Wallet Drainer Exploits Numerical Address Bypass Security Alerts


Recently, ScamSniffer and SlowMist teams discovered that some Wallet Drainers have started exploiting the normalization process for EIP-712 to bypass security alerts in certain wallets.

By passing numerical addresses, the wallet drainer successfully bypassed the existing wallet security alerts and made the verifyingContract in the EIP-721 signature request is unreadable on the UI.

The Wallet drainer used with this has stolen tens of millions in the past year.

Suspicious Case

About two days ago, we received a phishing case from the Cos@SlowMist. The phishing site requested a suspicious ERC20 Permit signature request, the verifyingContract starts with 996101, not the 0x.

Numerical Address

After more investigation and testing with this, we found the reason. The 996101235222674412020337938588541139382869425796 is actually converted from the hexadecimal address.

As you can see, the signature result it’s the same whether the verifyingContract is 996101235222674412020337938588541139382869425796 or 0xae7ab96520de3a18e5e111b5eaab095312d7fe84

Normalization Process

Clearly, there is a normalization process during the encoding process. If the field type is an address, it will try to convert it into hexadecimal, regardless of whether you pass a hexadecimal string or a number.

And we can get the answer from the @metamask/eth-sig-util src/sign-typed-data.ts

 * Normalize a value, so that `@metamask/abi-utils` can handle it. This
 * matches the behaviour of the `ethereumjs-abi` library.
 * @param type - The type of the value to normalize.
 * @param value - The value to normalize.
 * @returns The normalized value.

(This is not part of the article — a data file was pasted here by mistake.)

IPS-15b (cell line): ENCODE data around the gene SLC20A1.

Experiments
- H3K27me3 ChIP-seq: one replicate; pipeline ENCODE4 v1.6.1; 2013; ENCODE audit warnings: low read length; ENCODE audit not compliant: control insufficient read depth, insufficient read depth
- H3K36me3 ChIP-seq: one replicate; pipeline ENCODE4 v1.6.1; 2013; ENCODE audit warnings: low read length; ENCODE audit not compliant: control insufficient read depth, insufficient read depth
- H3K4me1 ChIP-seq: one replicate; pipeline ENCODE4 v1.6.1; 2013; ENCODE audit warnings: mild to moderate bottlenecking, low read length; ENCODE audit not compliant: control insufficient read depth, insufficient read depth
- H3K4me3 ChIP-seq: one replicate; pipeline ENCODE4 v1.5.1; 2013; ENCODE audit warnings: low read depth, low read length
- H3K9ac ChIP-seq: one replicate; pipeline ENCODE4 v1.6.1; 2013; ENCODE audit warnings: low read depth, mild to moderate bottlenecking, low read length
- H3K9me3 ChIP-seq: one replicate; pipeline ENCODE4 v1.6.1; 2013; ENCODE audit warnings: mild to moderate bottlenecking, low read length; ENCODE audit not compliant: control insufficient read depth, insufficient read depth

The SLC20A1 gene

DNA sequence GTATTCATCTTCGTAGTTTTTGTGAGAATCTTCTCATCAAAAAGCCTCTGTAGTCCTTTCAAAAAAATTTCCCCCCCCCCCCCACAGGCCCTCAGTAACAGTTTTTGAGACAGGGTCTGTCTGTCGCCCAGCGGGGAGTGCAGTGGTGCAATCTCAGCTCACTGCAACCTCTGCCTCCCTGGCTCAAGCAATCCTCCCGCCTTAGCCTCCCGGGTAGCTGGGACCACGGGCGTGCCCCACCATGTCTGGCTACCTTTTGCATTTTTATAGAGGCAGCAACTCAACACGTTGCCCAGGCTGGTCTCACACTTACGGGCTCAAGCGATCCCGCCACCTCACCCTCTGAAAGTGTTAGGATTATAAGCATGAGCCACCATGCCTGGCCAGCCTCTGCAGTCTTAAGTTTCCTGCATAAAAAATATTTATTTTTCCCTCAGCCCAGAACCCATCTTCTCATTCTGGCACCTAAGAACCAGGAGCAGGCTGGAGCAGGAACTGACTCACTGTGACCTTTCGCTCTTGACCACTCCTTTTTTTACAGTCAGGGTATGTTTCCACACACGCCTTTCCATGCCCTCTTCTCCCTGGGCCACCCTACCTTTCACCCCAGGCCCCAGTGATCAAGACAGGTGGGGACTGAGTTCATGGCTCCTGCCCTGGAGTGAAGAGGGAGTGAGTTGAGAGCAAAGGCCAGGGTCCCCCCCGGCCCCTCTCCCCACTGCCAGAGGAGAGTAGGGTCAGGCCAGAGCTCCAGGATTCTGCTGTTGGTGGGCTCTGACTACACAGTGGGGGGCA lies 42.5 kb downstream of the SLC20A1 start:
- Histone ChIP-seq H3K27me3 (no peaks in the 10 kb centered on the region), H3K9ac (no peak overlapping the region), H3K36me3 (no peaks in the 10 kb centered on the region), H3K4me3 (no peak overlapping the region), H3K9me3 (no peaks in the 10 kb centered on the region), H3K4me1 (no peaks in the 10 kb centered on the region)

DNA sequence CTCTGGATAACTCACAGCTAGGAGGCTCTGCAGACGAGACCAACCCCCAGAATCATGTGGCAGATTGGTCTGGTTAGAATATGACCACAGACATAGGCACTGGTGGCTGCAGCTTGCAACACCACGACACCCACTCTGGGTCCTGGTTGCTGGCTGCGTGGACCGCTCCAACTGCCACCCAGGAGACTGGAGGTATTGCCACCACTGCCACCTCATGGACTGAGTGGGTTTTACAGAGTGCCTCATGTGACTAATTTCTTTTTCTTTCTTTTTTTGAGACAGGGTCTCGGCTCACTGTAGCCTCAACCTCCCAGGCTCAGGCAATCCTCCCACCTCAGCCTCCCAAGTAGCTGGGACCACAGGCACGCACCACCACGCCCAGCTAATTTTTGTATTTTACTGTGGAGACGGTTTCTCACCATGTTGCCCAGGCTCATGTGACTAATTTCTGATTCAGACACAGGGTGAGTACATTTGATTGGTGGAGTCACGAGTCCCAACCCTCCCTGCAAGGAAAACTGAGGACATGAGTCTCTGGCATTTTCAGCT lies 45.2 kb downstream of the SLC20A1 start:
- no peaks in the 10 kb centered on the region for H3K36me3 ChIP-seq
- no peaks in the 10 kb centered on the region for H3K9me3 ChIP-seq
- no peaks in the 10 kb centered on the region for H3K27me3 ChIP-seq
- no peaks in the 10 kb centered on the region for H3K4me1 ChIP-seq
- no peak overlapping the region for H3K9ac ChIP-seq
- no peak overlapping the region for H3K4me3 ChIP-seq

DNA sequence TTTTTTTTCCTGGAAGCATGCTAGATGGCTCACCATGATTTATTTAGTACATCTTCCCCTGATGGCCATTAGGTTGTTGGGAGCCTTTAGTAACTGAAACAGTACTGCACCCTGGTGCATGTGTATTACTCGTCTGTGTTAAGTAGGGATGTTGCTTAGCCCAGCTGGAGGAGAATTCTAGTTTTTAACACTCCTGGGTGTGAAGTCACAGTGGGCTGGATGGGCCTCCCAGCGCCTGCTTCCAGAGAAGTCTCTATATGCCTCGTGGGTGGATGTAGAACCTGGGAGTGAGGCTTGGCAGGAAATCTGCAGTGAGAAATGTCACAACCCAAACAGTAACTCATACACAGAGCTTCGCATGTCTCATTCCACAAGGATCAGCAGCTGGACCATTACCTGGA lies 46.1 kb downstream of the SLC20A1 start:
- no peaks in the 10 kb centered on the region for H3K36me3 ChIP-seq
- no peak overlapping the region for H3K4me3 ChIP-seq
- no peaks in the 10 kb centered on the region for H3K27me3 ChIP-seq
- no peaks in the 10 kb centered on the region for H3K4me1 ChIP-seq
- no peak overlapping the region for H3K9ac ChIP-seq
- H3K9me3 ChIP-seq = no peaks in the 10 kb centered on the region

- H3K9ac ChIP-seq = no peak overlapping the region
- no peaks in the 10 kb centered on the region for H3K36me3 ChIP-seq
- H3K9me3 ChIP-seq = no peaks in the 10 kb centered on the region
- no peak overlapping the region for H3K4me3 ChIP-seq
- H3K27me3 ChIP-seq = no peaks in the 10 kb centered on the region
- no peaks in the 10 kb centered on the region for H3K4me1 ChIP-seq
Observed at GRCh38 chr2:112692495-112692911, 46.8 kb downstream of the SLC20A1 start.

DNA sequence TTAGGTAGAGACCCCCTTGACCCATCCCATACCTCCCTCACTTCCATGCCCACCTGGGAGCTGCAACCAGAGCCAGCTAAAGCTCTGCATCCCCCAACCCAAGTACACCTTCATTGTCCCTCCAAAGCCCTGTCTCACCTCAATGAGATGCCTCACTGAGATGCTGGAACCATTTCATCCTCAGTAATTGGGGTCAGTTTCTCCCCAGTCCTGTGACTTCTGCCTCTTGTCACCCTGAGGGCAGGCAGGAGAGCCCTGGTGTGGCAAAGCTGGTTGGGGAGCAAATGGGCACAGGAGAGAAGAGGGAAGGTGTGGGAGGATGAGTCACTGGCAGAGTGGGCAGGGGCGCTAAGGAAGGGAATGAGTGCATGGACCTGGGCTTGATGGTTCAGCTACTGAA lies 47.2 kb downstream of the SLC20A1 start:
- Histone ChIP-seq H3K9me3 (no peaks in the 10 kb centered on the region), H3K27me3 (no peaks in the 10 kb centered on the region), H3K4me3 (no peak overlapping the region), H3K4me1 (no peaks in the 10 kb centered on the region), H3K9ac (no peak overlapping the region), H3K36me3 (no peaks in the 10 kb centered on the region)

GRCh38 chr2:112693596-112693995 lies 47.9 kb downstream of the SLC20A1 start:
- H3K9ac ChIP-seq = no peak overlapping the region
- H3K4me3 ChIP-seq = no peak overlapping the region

function normalizeValue(type: string, value: unknown): any {
  if (isArrayType(type) && Array.isArray(value)) {
    const [innerType] = getArrayType(type);
    return value.map((item) => normalizeValue(innerType, item));

  if (type === 'address') {
    if (typeof value === 'number') {
      return padStart(numberToBytes(value), 20);

    if (isStrictHexString(value)) {
      return padStart(hexToBytes(value).subarray(0, 20), 20);

    if (value instanceof Uint8Array) {
      return padStart(value.subarray(0, 20), 20);


The obvious motivation behind this is to bypass security alerts and create unreadable messages.

The UI didn’t show it correctly as the hexadecimal address. you can’t identify it as stETH’s smart contract address.

Bypassing Security Alerts

In tests, if the verifyingContract is a number, we can see that the security alert is bypassed. However, if you sign it, your assets will be stolen.

And most security extensions also didn’t handle it properly.

How’s the Impact?

WalletNormalizationDisplay verifyingContractSimulation Failed
OKX Web310N/A
Token Pocket10N/A
Trust Wallet01N/A
Magic Eden0N/AN/A

We have conducted some tests on common extension wallets. The tests found that most wallets support value normalization. Some display the associated token for the ERC20 Permit signature through verifyingContract

Given that using the ERC20 Permit is a major phishing method, the consistency of handling this situation with the actual signature is still very important.

We have attempted to report this situation to these wallets.


By exploiting the normalization process in the wallet’s EIP712 encoding procedure, the Wallet drainer successfully bypassed existing wallet security alerts by using numerical addresses, resulting in unreadability on the UI.

This also reveals the Wallet drainer’s ongoing research into these subtle details and the escalation of attack and defense strategies.

The wallet drainer associated with this called Pink Drainer has stolen tens of millions in the past year. Staying vigilant and skeptical may be the only way for you to stay safe.

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